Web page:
STAFFORD Hospital bosses have apologised 'unreservedly' for failing in their primary responsibility to keep all patients safe and to care for patients with the compassion and dignity they deserved.
In response to the publication of the Francis Report into the Mid Staffordshire NHS Foundation Trust scandal trust chief executive Lyn Hill-Tout said she welcomed its publication and thanked Mr Francis and his team for the time they devoted to listening to the evidence and their dedication in producing the report.
"We would also like to thank the witnesses, particularly the patients and families who re-lived experiences which should not have happened," she said.
"We apologise unreservedly that the board at Mid Staffordshire Foundation Trust and individuals working for the trust failed in their primary responsibility to keep all patients safe and to care for patients with the compassion and dignity they deserved. She said the report was rightly damning of the trust at the time.
"We have learnt the hard way," she said. "We have learnt from that experience and, through listening to the Inquiry witnesses, our patients, staff and local community, we try every day to continue to improve the care we provide to our patients."
She said the board would ensure they learned from the 290 recommendations made by the report and the actions they have already taken.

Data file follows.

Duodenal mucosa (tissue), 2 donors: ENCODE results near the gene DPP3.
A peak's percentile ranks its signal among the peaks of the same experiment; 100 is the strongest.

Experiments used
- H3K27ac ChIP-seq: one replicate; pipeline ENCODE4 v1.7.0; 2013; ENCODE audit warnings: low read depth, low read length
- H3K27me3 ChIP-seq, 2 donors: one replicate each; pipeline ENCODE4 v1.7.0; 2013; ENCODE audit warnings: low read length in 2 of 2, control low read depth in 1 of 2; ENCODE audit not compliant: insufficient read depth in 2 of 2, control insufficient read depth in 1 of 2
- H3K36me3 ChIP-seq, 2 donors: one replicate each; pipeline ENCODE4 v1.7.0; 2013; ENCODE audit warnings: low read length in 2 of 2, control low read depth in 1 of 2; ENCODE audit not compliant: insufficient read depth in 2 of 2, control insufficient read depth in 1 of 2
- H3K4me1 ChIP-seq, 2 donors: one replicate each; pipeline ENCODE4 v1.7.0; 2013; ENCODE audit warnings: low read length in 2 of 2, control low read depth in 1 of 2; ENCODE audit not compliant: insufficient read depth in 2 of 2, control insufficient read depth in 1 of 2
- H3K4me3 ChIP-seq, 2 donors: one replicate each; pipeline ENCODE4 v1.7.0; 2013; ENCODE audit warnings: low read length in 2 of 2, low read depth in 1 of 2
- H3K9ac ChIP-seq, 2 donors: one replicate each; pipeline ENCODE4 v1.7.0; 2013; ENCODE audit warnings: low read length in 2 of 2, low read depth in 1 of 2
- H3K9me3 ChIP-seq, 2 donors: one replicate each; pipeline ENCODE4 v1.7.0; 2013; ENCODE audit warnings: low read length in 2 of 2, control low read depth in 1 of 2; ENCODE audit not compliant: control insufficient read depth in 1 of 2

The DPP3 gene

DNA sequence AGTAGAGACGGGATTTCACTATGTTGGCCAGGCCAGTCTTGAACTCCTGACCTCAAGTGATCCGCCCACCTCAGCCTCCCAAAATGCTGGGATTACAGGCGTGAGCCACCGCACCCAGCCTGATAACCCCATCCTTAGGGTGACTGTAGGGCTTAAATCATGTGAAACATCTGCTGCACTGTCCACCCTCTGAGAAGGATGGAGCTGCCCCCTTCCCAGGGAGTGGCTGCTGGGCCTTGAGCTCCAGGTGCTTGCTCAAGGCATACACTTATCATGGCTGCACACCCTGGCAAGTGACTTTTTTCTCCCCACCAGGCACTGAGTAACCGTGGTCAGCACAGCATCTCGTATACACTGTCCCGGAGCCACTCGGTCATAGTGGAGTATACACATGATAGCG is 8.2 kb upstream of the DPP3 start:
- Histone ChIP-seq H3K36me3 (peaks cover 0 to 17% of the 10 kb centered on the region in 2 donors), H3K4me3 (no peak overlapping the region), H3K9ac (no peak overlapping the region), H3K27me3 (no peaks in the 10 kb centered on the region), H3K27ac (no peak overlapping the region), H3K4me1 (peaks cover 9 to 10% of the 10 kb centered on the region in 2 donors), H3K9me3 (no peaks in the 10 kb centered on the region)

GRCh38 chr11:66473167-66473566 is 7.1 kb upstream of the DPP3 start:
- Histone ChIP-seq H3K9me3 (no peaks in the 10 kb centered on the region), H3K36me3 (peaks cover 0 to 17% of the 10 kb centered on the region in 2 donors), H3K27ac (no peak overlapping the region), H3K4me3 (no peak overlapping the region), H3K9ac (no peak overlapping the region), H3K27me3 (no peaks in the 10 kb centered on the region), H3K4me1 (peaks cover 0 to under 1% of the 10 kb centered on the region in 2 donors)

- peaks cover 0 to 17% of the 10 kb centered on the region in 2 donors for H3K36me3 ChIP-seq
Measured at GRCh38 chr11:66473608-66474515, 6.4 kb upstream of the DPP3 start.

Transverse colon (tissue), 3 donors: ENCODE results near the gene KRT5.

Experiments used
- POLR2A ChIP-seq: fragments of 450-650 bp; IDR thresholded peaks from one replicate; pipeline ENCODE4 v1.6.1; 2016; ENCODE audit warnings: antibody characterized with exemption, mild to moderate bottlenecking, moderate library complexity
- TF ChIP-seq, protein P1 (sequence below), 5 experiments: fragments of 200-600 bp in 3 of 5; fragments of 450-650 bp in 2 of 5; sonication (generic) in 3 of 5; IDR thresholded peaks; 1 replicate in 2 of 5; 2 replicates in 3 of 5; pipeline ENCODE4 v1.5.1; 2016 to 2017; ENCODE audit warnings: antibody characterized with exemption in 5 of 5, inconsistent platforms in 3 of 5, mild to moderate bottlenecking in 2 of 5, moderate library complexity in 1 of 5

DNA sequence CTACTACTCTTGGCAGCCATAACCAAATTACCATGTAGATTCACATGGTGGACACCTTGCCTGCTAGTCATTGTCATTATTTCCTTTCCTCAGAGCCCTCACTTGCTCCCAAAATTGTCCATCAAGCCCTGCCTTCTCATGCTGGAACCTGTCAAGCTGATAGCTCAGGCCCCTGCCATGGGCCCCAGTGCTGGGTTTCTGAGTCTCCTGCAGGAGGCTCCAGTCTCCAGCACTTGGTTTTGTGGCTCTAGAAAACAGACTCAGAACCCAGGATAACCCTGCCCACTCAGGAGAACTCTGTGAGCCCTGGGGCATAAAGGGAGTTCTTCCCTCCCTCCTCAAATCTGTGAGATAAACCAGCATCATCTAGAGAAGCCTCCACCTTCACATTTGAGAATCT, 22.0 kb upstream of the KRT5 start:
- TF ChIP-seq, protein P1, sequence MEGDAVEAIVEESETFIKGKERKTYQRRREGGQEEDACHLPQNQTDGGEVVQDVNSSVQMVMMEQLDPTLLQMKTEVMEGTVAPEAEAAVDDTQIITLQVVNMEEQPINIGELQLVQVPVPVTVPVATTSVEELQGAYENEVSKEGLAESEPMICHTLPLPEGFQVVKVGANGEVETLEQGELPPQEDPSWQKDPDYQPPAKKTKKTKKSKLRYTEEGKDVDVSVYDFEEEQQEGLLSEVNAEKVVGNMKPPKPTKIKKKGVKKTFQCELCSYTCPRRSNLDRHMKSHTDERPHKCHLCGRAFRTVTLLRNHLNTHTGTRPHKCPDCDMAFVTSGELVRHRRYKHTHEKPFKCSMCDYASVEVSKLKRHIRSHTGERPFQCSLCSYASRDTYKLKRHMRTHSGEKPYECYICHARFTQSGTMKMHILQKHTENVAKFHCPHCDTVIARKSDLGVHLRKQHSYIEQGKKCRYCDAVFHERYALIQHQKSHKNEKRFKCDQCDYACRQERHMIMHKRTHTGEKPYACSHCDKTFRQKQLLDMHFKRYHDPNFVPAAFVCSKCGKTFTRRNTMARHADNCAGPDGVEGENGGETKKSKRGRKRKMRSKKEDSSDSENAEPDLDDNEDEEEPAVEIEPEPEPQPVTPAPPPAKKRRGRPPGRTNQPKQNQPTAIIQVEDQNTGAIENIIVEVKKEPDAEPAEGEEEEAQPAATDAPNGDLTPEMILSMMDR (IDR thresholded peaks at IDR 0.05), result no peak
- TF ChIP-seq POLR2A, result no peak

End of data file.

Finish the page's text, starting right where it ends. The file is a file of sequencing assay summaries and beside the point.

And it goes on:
“There are many valuable lessons to be learnt and our expectation is that the NHS, at every level and every individual, takes these lessons to heart and acts upon them," she said. "Since the start of the Healthcare Commission Investigation in March 2008, our patients, local community and staff have been through very a difficult time. "For some the difficulties continue. "However, through the hard work of our staff, Stafford Hospital is now a very different place."
Mrs Hill-Tout said there was now independent evidence the quality of care given to patients at Stafford Hospital had improved.
"These improvements have resulted in reduced mortality rates, low hospital acquired infection rates and fewer serious complaints," she said.
"However, we know that we still do not get everything right all of the time and are not complacent and as Robert Francis has outlined many important changes are needed in the NHS and particularly personal and collective responsibility for ensuring safe, good care to our patients."
She thanked the local community for its continued constructive challenge and support in helping to make things better. "We have been heartened by those organisations and individuals who have worked with us to help put things right."